For the last couple of months, we’ve been testing my soon-to-be-released software, UpYourGross. I cannot tell you how exciting this product is. It’s simple; it improves turn, gross, and ROI; it reduces wholesales losses; it creates accountability, and it will be priced very inexpensively.
One of the things I’ve noticed with some of the testing dealers is that once in a while they will actually make a little bit of gross on a unit that’s over 60 days old. Maybe you’ve experienced that same thing.
Even though a little gross was made, the ROI went deep into the tank. But it’s important for naysayers like myself to remember that bills get paid by accumulating gross profit regardless of when it’s generated. It’s not a good business plan or a great bet to think it’s going to happen very often, but I get it.
Since I’m in the question-asking mood, what if that same unit had been priced the same way on day 30 rather than after 60?
Would you have sold it faster?
Would you have had a better ROI?
Better yet, could you have sold it and reinvested the money and doubled the gross on two units vs. one?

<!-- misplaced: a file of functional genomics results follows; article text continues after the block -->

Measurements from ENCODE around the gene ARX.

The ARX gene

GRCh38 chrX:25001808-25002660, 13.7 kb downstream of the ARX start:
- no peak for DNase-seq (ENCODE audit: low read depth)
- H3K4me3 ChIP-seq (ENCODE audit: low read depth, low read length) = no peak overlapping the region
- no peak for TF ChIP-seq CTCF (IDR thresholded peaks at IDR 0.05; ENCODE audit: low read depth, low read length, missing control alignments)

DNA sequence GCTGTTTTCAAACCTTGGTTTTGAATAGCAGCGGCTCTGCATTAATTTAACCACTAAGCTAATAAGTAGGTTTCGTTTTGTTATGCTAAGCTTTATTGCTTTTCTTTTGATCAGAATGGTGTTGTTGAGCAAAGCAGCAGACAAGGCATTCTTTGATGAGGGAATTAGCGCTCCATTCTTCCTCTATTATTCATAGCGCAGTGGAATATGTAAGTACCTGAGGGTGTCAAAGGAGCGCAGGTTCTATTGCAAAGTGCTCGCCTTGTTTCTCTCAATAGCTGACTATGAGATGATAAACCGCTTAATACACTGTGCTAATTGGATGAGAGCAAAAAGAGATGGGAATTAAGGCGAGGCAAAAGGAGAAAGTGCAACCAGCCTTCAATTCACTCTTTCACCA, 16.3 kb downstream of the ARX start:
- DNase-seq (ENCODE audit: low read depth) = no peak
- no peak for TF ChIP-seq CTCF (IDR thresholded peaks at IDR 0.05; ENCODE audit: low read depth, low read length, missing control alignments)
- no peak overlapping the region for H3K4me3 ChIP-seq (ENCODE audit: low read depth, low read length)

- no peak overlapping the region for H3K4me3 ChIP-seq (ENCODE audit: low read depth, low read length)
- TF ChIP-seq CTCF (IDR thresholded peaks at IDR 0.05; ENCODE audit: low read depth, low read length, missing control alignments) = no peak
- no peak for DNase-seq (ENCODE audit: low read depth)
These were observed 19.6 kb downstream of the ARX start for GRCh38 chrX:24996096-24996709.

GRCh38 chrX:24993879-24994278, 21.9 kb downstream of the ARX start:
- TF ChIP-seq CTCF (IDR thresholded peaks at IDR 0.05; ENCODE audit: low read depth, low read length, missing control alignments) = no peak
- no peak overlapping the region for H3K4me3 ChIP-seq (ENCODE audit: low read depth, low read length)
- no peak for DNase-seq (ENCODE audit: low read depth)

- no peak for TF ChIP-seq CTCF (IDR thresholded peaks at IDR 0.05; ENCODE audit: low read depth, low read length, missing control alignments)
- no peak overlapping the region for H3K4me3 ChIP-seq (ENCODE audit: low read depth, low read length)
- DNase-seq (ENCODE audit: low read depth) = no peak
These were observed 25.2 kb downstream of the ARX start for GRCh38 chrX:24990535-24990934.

Used cars don’t age on day 61. They age on day one because someone isn’t paying attention. All of a sudden, day 61 rolls around and panic sets in.
One of the drills I like to do in my workshop is to ask managers to describe their oldest unit in stock.
After they tell me all about it, I ask them, “In your professional opinion, why do you think you haven’t sold that unit?” With very few exceptions, whatever they say was there on day one. The one undeniable fact about the automobile business is that price sells cars.
If you priced your most problematic cars more aggressively in the first 30 days, then you would increase your odds of making a lot more money.
Stop betting on lucky. Start betting on smart. That’s all I’m gonna say, Tommy Gibbs